About the Author(s)
Edited by Kimberly A. Plomp, Associate Professorial Fellow and Chief of the Osteoarchaeology Laboratory, Archaeological Studies Program, University of the Philippines, Charlotte A. Roberts, Professor Emeritus, Department of Archaeology, Durham University, UK, Sarah Elton, Professor, Department of Anthropology, Durham University, UK, and Gilian R. Bentley, Professor, Department of Anthropology, Durham University, UK
Kimberly A. Plomp is a bioarchaeologist with expertise in palaeopathology and human evolution. She has a PhD in Anthropology and
Archaeology from Durham University, UK and has held three postdoctoral posts at Simon Fraser University, Canada and the University of Liverpool, UK. She is now an Associate Professorial Fellow and Chief of the Osteoarchaeology laboratory in the Archaeological Studies Program at the University of the Philippines.
Charlotte A. Roberts is a bioarchaeologist with a background in general nursing. She has specific expertise in palaeopathology and has conducted research and teaching in bioarchaeology for around 40 years. Her academic career started at the University of Bradford, UK but worked at Durham University, UK for 20 years before retiring. Her key research areas focus on
the origin, evolution and history of infectious diseases, she is passionate about engaging the public with her research, and works on ethical implications of studying archaeological human remains. She is a Fellow of the British Academy.
Gillian Bentley is a biosocial anthropologist who was previously a bioarchaeologist specialising in the ancient Near East. She later retrained in bioanthropology and has since focused on reproductive ecology, early life development, and migrant health. She has held a strong interest in evolutionary medicine for several years, publishing numerous articles in the field and creating one of the first Masters in Evolutionary Medicine at Durham
University, UK. She is an Associate Editor of OUP's journal Evolution, Medicine and Public Health and was a founding member of the International Society for Evolution, Medicine and Public Health for which she is also a council member.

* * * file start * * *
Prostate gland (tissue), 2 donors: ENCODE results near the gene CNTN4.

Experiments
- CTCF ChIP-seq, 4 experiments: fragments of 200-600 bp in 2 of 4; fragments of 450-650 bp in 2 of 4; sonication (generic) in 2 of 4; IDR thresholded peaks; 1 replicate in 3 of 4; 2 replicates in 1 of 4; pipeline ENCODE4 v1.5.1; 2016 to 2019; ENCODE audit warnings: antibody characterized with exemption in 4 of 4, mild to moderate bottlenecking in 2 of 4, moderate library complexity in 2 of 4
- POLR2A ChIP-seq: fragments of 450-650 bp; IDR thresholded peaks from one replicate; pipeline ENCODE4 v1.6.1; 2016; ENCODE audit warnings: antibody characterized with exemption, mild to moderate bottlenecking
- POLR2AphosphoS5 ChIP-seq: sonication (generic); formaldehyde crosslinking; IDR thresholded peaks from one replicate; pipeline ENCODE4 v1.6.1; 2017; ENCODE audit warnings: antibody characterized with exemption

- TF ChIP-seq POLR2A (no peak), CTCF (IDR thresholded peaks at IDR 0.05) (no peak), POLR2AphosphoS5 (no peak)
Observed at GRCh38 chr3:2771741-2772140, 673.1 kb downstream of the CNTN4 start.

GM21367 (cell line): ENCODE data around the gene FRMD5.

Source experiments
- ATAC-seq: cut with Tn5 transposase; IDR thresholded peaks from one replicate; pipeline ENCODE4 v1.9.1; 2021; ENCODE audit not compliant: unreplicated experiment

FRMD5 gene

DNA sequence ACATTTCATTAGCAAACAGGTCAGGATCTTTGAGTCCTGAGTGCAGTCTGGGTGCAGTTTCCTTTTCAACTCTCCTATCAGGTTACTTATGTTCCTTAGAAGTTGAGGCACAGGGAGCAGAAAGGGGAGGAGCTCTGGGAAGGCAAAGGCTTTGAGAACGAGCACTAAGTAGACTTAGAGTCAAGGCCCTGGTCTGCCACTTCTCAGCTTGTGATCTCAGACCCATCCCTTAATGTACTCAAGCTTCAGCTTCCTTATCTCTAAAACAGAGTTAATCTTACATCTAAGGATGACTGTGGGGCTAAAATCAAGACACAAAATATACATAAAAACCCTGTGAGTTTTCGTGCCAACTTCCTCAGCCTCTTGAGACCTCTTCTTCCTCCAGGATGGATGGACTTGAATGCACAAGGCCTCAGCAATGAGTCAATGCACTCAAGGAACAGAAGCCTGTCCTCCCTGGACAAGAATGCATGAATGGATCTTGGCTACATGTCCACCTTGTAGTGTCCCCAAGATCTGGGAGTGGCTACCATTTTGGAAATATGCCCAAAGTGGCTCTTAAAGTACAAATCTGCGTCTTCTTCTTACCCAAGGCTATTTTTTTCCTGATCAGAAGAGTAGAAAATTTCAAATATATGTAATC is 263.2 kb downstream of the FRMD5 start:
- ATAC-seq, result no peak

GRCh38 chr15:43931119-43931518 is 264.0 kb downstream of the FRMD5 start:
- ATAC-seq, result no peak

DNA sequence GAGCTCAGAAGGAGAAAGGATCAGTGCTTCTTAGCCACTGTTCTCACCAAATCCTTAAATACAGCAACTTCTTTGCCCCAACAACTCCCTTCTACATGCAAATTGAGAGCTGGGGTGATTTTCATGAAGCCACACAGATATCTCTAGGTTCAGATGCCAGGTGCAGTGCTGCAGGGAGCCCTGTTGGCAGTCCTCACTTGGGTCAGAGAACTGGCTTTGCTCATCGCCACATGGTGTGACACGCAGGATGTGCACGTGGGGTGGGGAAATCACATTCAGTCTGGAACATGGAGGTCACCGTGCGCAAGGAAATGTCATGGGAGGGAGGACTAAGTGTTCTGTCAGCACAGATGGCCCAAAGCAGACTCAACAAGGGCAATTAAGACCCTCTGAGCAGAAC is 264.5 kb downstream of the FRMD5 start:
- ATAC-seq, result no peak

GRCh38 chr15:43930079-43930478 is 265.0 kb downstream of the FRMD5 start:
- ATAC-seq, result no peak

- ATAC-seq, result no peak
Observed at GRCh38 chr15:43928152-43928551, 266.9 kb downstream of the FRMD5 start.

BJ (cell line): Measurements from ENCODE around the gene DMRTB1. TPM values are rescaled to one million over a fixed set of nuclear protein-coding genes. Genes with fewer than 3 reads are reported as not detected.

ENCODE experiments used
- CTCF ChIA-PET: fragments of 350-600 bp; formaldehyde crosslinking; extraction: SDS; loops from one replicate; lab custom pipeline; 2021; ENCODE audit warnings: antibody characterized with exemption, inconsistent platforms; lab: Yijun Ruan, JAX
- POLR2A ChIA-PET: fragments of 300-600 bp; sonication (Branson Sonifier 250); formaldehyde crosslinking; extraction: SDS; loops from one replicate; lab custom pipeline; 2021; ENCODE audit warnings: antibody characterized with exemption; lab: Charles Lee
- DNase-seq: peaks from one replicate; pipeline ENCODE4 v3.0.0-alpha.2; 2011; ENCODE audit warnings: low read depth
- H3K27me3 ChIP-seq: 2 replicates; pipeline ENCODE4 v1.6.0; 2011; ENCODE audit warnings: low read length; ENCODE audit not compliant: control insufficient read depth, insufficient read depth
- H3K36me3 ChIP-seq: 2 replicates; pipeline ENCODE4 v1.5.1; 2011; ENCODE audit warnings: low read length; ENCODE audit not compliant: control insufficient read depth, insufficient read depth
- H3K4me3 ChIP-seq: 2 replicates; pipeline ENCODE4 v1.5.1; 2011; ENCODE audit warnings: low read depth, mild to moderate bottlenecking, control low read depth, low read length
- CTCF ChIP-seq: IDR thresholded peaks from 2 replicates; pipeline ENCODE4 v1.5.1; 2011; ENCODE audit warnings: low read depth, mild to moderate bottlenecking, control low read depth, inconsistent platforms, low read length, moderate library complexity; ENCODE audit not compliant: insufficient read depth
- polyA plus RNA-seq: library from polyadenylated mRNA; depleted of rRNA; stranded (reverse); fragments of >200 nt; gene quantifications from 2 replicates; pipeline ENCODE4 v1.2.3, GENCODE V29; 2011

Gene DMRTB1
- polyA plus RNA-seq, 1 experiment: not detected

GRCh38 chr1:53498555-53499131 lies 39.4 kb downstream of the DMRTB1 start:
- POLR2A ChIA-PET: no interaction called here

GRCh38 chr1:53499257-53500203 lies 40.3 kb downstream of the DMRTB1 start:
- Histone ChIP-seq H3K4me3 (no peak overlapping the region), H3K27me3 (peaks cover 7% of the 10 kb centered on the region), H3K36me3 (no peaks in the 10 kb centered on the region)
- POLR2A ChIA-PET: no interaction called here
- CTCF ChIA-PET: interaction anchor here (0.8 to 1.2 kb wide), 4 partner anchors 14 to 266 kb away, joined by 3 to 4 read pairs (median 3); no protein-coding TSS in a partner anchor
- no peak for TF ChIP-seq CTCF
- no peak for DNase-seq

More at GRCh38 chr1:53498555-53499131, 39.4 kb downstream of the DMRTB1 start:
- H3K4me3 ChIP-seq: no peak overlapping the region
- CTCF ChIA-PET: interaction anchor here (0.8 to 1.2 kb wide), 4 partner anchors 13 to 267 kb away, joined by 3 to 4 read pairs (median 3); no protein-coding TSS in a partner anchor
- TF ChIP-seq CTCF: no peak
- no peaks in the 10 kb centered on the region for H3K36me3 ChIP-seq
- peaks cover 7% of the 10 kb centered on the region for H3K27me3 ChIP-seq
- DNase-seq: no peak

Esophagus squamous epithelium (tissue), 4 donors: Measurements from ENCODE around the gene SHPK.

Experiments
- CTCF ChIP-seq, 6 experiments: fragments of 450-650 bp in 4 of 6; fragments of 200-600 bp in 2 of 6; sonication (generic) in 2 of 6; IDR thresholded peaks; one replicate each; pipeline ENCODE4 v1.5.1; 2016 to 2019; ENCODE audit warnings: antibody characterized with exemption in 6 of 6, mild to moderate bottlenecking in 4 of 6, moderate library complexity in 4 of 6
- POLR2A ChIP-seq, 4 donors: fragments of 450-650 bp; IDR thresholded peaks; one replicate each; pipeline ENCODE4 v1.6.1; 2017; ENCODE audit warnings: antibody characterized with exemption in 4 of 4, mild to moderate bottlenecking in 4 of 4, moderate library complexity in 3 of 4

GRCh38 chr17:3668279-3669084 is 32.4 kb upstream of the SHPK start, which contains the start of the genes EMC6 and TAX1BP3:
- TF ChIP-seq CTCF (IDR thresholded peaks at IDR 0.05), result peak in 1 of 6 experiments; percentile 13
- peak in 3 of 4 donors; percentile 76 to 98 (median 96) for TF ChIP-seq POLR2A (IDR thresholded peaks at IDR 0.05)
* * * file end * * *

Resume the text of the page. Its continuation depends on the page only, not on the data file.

Sarah Elton is Professor of Evolutionary Anthropology at Durham University, UK having previously worked at the Hull York Medical School, where she developed an interest in critical approaches to evolutionary medicine, complementing her overarching research interest on the ecological context for human evolution. Her primary research focuses on primate morphology, ecology and biogeography. In the field of evolutionary medicine, she co-edited,
with Paul O'Higgins, Medicine and Evolution: Current Applications, Future Prospects (CRC Press, 2008). She co-authored, with Stanley Ulijaszek and Neil Mann, Evolving Human Nutrition: Implications for Public Health, (Cambridge University Press, 2012), and has also written on evolutionary nutrition for an international medical audience.
"Timely and forward-thinking, this decidedly collaborative work leads the fields of paleopathology and evolutionary medicine towards promising new directions. Kudos to the co-editors and all contributors for demonstrating that disease in the past and modern medicine can no longer be divided by "then" and "now", but rather, is bound by themes germane to humans throughout the millennia." - Anne L. Grauer, Department of Anthropology, Loyola University Chicago, USA
"This highly innovative and insightful volume brings together a wide range of topics and perspectives from a variety of disciplines. It both highlights the importance of taking a deep-time perspective to understanding our present health, and clearly demonstrates how this can be achieved through the presentation of a diverse range of studies that cover millennia of human history. The future of the field looks bright!" - Sarah Inskip, UKRI FLF, School of Archaeology and Ancient History, University of Leicester, UK
"Palaeopathology and Evolutionary Medicine: An Integrated Approach is an impressive collection of contributions by a range of scientists working to apply emerging insights about the ancient past with contemporary medical challenges. Ambitious in the breadth of subjects covered, it presents not only a much needed and up-to-date view of the field, it offers a contextualized understanding of why and how ancient pathologies can be used to better understand contemporary medical challenges.
" - Barbara Natterson-Horowitz MD, Harvard Medical School, UCLA Division of Cardiology, USA
"Finally, a comprehensive authoritative book on paleopathology! It has long been needed and puts paleopathology in its proper evolutionary framework, to the benefit of both fields. The dead really can teach the living! I was especially delighted to see detailed coverage of classic issues such as problems associated with the back and childbirth, integration with developmental biology, and coverage of crucial topics such as cancer, stress, and infectious disease. Highly recommended." - Randolph M. Nesse, Departments of Psychiatry and Psychology and the Institute for Social Research, The University of Michigan; Center for Evolution and Medicine, Arizona
State University, USA